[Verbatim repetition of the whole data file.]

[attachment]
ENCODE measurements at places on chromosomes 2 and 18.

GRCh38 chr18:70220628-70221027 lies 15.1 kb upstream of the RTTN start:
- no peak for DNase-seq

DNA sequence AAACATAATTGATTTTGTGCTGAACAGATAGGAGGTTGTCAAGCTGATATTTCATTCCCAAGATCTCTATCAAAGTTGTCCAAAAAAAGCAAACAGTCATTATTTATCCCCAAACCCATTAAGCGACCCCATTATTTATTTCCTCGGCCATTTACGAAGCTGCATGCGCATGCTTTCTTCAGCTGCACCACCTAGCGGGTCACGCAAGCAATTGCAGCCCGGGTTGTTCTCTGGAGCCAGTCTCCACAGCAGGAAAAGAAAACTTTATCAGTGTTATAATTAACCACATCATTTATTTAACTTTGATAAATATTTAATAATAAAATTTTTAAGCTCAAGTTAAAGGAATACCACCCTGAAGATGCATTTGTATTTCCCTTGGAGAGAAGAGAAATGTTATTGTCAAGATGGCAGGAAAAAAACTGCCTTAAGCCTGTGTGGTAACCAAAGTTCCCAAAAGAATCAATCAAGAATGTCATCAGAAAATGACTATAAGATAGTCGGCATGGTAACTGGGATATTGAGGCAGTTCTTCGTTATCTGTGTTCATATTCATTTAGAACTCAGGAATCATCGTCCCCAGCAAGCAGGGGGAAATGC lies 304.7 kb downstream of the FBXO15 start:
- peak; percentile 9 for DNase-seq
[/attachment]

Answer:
ENCODE measurements at places on chromosomes 2 and 18.

GRCh38 chr18:70220628-70221027 lies 15.1 kb upstream of the RTTN start:
- no peak for DNase-seq

DNA sequence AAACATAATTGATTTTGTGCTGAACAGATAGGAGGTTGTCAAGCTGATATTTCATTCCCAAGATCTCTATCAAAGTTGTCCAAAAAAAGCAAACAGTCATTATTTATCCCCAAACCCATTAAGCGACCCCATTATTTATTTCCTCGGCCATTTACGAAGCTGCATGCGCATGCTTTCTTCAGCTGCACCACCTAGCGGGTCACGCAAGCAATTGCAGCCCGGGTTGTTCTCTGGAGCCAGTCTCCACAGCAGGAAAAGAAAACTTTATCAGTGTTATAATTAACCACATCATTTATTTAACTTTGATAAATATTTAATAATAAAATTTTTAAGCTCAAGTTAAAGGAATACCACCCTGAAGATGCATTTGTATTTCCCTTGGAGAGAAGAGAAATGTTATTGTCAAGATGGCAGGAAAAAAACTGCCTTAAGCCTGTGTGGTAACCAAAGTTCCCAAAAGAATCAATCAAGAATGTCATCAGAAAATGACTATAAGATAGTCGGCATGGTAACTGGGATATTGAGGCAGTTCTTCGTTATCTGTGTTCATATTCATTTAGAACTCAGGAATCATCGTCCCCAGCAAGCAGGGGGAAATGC lies 304.7 kb downstream of the FBXO15 start:
- peak; percentile 9 for DNase-seq